A great, ancient art form, brought right up to date by one of Japan’s foremost writers
Noh is a form of classical Japanese dance-drama that has been performed since the 14th century. Based on tales from traditional literature, and structured according to strict rules, at the heart of Noh often lies an accidental encounter through which the workings of Fate are revealed. Often one of the persons is not what he or she seems to be: perhaps a ghost, or a character who has suffered a dramatic reversal of fortune.
These five pieces, written between 1950 and 1955 and presented as modern plays at the time, are as suited to being performed on any stage in the world, as they are to being read in Donald Keene’s pitch-perfect translation. In them, Yukio Mishima preserves the weird and haunting mood of classical Noh, whilst lending his characters and situations the directness and hardness of an encounter on a modern city street.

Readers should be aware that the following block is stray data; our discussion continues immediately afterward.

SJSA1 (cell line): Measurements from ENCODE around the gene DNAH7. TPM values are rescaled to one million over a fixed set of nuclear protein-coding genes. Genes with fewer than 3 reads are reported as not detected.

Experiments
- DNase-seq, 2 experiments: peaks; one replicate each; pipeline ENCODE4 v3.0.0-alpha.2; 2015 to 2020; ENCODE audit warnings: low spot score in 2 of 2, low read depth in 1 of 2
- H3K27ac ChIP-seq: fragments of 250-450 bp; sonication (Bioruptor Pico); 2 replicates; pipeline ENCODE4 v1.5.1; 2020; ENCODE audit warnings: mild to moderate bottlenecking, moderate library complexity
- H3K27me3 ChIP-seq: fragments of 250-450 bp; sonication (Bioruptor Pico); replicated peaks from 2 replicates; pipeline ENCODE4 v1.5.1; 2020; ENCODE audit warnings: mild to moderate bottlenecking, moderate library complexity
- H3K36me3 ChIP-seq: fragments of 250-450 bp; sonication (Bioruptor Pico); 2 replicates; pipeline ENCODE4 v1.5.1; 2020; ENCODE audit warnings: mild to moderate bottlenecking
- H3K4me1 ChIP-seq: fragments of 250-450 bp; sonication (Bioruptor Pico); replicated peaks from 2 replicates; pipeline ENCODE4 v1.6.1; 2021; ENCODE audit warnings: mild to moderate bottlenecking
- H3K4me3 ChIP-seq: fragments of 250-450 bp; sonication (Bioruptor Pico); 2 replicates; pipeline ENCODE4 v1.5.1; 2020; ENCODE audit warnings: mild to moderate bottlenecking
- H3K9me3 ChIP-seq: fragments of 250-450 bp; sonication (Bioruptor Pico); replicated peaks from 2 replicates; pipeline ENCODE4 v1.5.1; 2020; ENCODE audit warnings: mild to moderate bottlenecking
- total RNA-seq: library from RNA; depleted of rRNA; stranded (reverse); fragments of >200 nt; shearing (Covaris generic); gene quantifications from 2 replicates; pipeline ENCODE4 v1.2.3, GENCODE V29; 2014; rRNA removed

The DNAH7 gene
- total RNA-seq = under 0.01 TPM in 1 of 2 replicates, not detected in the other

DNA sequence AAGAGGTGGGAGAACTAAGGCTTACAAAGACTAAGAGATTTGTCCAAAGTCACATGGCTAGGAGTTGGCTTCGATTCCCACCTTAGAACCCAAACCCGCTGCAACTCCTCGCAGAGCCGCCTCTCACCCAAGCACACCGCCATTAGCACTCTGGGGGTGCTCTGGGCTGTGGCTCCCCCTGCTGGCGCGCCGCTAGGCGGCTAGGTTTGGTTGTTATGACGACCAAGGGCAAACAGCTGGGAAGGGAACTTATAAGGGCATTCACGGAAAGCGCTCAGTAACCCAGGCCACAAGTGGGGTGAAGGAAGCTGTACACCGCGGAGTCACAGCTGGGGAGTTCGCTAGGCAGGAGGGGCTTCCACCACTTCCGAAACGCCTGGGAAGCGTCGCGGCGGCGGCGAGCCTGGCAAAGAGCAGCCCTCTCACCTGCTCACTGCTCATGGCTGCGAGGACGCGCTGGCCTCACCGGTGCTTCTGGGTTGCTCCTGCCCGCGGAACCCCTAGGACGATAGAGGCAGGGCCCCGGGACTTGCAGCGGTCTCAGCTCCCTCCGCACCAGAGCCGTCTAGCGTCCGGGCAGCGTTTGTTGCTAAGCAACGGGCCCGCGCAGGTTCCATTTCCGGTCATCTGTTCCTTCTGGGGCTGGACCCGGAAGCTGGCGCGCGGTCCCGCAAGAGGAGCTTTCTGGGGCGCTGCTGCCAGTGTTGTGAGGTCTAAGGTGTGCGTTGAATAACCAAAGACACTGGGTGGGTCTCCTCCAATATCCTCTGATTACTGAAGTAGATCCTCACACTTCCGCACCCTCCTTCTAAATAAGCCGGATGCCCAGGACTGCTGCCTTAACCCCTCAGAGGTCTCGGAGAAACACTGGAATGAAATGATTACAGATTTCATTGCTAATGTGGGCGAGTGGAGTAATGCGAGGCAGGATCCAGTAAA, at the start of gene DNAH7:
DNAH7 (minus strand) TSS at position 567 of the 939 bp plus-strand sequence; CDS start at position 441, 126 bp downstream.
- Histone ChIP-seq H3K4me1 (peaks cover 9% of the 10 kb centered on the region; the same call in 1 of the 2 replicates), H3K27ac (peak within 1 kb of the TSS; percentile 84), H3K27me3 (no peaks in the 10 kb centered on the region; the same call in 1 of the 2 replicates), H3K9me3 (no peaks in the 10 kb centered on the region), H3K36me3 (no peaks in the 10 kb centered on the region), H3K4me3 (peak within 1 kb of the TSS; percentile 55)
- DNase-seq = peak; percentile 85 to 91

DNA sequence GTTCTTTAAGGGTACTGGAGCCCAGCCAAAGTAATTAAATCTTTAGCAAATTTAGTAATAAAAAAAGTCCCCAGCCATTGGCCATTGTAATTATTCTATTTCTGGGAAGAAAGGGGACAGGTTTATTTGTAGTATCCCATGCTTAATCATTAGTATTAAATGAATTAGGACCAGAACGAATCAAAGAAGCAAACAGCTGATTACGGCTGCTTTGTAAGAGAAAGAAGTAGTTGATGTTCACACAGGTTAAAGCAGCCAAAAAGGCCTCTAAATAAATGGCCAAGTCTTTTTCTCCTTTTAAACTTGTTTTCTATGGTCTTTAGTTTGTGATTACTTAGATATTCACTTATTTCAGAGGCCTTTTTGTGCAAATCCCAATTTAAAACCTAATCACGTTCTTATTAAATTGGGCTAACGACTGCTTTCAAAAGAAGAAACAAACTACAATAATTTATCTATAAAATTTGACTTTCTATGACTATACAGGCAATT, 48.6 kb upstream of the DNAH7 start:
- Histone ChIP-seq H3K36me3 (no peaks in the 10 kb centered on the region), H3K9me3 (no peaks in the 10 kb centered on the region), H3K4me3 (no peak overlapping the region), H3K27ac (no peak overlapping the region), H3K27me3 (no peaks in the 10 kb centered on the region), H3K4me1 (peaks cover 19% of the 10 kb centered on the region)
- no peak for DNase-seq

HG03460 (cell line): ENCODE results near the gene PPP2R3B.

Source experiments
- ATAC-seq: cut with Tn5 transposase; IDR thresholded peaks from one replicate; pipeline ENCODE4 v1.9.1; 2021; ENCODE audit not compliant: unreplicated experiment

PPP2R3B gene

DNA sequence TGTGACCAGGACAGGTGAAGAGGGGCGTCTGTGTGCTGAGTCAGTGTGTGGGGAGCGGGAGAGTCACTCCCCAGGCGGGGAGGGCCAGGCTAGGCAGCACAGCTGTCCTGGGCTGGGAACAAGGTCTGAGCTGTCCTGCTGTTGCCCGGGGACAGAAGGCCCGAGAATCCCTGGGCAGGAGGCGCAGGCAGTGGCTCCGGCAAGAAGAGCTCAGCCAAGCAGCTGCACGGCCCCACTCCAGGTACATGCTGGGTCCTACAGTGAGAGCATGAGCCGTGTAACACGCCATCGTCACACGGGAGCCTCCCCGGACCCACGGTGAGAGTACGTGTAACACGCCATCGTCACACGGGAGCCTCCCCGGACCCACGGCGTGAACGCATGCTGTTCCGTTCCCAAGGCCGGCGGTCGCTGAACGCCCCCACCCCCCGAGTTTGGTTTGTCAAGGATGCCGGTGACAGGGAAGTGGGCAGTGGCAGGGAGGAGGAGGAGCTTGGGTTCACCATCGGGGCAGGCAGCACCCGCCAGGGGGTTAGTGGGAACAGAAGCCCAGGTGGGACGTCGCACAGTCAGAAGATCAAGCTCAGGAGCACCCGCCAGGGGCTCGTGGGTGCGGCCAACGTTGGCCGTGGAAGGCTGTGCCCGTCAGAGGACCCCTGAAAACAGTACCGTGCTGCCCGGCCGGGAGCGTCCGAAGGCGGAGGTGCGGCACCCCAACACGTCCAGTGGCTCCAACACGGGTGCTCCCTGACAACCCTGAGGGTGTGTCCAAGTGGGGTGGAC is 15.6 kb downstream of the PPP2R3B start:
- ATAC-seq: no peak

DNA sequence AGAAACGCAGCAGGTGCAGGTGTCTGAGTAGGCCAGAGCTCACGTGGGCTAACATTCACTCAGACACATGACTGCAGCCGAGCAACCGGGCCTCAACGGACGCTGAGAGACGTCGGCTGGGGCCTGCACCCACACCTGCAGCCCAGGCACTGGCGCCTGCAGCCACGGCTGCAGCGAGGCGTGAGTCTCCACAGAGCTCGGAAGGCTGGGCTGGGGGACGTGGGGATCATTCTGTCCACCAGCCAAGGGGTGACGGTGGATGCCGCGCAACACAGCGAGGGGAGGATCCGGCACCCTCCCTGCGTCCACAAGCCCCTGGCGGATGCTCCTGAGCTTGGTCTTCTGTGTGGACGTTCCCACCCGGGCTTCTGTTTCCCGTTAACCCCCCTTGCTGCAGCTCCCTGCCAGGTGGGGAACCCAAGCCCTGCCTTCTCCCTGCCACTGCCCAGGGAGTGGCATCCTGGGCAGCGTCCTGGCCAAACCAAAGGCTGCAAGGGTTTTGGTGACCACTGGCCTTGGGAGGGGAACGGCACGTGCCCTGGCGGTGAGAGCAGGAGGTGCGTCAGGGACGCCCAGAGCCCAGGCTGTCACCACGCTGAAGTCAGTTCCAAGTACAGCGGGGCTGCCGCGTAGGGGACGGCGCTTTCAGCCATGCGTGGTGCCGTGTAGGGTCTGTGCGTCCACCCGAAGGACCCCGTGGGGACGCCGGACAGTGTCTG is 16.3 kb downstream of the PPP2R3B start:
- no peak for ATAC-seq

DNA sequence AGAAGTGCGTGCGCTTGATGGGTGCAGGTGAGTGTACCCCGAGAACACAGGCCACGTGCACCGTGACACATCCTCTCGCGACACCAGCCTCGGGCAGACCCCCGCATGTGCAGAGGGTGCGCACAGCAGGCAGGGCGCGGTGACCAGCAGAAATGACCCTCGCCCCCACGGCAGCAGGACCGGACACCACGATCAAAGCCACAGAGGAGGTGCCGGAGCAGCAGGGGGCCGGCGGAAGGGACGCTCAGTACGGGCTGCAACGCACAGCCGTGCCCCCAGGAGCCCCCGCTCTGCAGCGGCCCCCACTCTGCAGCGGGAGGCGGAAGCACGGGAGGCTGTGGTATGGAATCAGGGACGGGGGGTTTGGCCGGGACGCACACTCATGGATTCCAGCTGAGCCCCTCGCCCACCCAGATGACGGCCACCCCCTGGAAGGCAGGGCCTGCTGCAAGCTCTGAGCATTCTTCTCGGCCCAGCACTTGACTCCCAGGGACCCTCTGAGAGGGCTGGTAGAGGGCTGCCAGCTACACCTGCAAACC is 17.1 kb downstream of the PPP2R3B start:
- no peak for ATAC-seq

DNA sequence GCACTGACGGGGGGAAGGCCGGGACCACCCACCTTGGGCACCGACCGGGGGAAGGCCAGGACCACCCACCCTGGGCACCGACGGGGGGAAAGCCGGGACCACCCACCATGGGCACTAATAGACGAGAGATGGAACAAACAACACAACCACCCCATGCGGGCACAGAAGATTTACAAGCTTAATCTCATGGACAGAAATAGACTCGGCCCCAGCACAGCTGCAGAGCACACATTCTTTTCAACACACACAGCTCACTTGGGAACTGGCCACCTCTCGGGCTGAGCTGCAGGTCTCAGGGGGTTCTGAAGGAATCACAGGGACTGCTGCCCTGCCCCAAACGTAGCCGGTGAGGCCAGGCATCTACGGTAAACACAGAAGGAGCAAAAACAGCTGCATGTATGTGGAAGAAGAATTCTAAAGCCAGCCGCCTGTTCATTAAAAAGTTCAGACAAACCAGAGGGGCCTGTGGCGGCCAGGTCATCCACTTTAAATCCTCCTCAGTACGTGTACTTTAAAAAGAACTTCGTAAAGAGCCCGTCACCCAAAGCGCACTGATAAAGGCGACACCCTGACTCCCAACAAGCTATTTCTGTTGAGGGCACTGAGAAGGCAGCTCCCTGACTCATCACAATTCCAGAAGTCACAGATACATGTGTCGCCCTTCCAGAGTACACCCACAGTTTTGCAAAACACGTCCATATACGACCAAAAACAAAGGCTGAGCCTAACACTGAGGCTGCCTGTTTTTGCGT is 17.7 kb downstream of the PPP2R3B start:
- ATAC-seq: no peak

Born in Tokyo in 1925, Yukio Mishima was a prolific writer of plays, poetry, essays, and novels, many of which are now considered classics. Educated in Japan but deeply influenced by European and Russian literature, developed a consuming obsession with imperial Japan, its samurai traditions and heroic ideals of beauty, nationalism, and honour, and went on to found an elite right-wing organisation. At the age of 45, Mishima took his own life in a shocking and internationally-reported public event.